Monday, January 31, 2011

He's dead....or not

I meant to mention this last week, but it escaped my mind, but as a comic book collector I feel almost compelled to mention something about the "death" of the Human Torch, late of the Fantastic Four. More specifically, I feel compelled to try and figure out why there were literally thousands of articles appearing about this.

It isn't the first time in recent years that a comic book hero has gotten mainstream attention. Captain America died a few years ago, and yeah, I kinda got that. Marvel did a good job hiding what was coming and considering all the turmoil going on in the US, killing Captain America will get you some headlines. There's also the matter that it was a really well written story. Ed Brubaker spent two years building up to it and the death worked. Hell, he even did a good job on the stories for the next two years after the death. There was more than one comic fan who saw little reason for the original Captain to come back, that's how good Brubaker's stories were during that period.

Alas, Cap's resurrection was the worst part of the story arc. Pity.

We had Batman die a couple of years ago, which nobody believed for five seconds, but still got lots of play. The lead-up was also handled in a confusing way, so was his death and his resurrection was pretty bizarre. I haven't read it, but I also haven't read many good things about it either.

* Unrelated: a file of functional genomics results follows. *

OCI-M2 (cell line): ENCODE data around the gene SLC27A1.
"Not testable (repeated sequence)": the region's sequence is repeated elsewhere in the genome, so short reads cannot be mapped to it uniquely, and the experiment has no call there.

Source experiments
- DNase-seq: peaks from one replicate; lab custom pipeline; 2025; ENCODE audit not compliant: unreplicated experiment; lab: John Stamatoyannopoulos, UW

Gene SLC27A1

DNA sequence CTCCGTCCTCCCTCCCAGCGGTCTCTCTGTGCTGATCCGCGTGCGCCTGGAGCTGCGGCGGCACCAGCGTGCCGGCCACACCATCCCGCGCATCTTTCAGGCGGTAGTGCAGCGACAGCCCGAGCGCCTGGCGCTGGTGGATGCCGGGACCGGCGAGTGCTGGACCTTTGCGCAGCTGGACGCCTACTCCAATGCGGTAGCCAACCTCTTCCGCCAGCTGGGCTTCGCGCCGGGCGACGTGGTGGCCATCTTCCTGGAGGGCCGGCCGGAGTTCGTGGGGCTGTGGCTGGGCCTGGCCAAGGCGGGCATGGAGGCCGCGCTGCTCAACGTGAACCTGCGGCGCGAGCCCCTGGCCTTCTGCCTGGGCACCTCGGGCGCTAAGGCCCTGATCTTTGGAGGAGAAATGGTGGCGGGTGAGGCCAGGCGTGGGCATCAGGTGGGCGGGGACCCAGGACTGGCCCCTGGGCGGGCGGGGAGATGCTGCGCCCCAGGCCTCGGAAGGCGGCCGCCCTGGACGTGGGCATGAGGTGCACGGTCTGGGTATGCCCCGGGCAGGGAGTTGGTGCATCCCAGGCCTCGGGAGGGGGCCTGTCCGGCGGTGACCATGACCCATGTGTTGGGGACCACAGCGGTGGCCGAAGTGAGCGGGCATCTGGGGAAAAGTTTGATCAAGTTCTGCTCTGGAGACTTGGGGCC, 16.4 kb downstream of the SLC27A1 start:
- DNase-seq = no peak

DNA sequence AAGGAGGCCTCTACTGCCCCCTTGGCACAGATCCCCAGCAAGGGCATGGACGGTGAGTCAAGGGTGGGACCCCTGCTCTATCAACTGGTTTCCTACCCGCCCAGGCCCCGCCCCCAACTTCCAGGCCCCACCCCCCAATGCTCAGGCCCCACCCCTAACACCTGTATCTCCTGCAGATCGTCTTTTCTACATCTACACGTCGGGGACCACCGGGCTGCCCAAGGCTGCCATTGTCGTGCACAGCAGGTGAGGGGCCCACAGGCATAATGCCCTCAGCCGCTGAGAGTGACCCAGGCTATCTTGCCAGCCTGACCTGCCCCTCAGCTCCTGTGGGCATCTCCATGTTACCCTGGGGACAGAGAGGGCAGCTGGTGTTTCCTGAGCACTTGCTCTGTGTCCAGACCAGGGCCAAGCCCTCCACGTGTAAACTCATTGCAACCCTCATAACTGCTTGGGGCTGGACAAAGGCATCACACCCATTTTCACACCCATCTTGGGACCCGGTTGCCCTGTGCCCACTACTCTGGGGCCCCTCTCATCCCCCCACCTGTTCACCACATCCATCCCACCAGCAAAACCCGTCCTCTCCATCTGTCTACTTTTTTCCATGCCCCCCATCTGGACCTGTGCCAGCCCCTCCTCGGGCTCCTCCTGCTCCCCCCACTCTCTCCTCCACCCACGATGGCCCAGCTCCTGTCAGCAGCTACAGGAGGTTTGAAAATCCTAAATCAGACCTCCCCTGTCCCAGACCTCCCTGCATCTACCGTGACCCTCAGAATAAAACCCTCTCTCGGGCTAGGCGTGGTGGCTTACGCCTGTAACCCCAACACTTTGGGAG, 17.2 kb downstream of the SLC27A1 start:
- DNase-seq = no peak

But as for the Human Torch, the publicity around it is just weird. The Human Torch isn't quite in the same league as Batman. Everyone knows he's going to be back soon (The 50th anniversary of Fantastic Four #1 is a year away. Hazard a guess when he's coming back) and it's not like the Fantastic Four is a stranger to death. Go to this site for a genuinely hilarious look at all the times members of the group have died over the years. Not to mention the death of Sue Storm's fashion sense in the 90s. Dear God...

Still, I'm looking forward to reading the story when it's collected. The Fantastic Four were the first super hero comics I ever read. Before that it tended to be comics based on toys (Godzilla, Micronauts, Shogun Warriors). I believe FF #188 was my first one. So yeah, I've loved the characters, even if they haven't been well treated over the years. I'd say over the past 30 years there's been about three really good runs on the series. Current writer Jonathan Hickman might be developing one of those classic runs.

I've been reading the collected books since he started on the title and I'm suitably impressed. He obviously has long term plans for the series, is one of those annoying writers who has so many good ideas that he can just casually toss around brilliant stuff and not worry about developing it further because he knows he has much cooler stuff in his bag of tricks.

We'll see how it all pans out. Apparently the issue is quite well written, despite the massive publicity machine around it. All you can do now is hope the next year or so is well written and so is the Torch's resurrection. And if it gets a few more people to read a good series, I guess I shouldn't complain too much.

But really, how desperate are you to fill copy if your a mainstream media outlet and you're covering this?

Last Five
1. Blowing bubbles - The Pursuit of Happiness
2. Murder city - Green Day
3. Love's grave - Amelia Curran
4. Working on a dream - Bruce Springsteen
5. Part one - Band of Horses

1 comment:

Anonymous said...

Funny, no one commented on this...